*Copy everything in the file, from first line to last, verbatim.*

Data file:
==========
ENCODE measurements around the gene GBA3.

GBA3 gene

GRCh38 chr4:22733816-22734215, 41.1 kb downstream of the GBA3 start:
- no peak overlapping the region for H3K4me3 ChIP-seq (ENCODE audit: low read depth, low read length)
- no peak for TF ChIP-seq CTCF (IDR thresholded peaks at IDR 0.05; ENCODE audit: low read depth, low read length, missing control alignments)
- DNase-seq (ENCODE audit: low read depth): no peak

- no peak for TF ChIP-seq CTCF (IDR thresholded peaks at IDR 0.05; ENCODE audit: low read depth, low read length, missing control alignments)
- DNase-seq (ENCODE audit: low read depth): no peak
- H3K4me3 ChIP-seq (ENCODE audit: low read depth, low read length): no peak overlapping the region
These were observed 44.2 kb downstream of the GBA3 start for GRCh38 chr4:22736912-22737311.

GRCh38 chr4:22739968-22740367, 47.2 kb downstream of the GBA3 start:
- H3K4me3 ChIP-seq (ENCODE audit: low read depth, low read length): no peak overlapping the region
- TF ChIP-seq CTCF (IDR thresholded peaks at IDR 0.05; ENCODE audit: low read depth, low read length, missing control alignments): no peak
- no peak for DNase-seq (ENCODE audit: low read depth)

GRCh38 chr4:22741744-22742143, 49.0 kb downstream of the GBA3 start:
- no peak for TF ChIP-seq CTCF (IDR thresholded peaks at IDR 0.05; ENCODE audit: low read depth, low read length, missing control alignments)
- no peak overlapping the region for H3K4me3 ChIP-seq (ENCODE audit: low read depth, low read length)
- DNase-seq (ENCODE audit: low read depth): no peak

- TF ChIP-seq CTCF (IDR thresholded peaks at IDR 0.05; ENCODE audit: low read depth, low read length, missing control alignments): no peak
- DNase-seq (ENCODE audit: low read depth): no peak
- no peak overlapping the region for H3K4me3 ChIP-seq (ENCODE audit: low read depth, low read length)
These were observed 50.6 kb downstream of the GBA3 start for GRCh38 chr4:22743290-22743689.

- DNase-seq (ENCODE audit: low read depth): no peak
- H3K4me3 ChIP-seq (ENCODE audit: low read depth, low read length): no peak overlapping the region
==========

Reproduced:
ENCODE measurements around the gene GBA3.

GBA3 gene

GRCh38 chr4:22733816-22734215, 41.1 kb downstream of the GBA3 start:
- no peak overlapping the region for H3K4me3 ChIP-seq (ENCODE audit: low read depth, low read length)
- no peak for TF ChIP-seq CTCF (IDR thresholded peaks at IDR 0.05; ENCODE audit: low read depth, low read length, missing control alignments)
- DNase-seq (ENCODE audit: low read depth): no peak

- no peak for TF ChIP-seq CTCF (IDR thresholded peaks at IDR 0.05; ENCODE audit: low read depth, low read length, missing control alignments)
- DNase-seq (ENCODE audit: low read depth): no peak
- H3K4me3 ChIP-seq (ENCODE audit: low read depth, low read length): no peak overlapping the region
These were observed 44.2 kb downstream of the GBA3 start for GRCh38 chr4:22736912-22737311.

GRCh38 chr4:22739968-22740367, 47.2 kb downstream of the GBA3 start:
- H3K4me3 ChIP-seq (ENCODE audit: low read depth, low read length): no peak overlapping the region
- TF ChIP-seq CTCF (IDR thresholded peaks at IDR 0.05; ENCODE audit: low read depth, low read length, missing control alignments): no peak
- no peak for DNase-seq (ENCODE audit: low read depth)

GRCh38 chr4:22741744-22742143, 49.0 kb downstream of the GBA3 start:
- no peak for TF ChIP-seq CTCF (IDR thresholded peaks at IDR 0.05; ENCODE audit: low read depth, low read length, missing control alignments)
- no peak overlapping the region for H3K4me3 ChIP-seq (ENCODE audit: low read depth, low read length)
- DNase-seq (ENCODE audit: low read depth): no peak

- TF ChIP-seq CTCF (IDR thresholded peaks at IDR 0.05; ENCODE audit: low read depth, low read length, missing control alignments): no peak
- DNase-seq (ENCODE audit: low read depth): no peak
- no peak overlapping the region for H3K4me3 ChIP-seq (ENCODE audit: low read depth, low read length)
These were observed 50.6 kb downstream of the GBA3 start for GRCh38 chr4:22743290-22743689.

- DNase-seq (ENCODE audit: low read depth): no peak
- H3K4me3 ChIP-seq (ENCODE audit: low read depth, low read length): no peak overlapping the region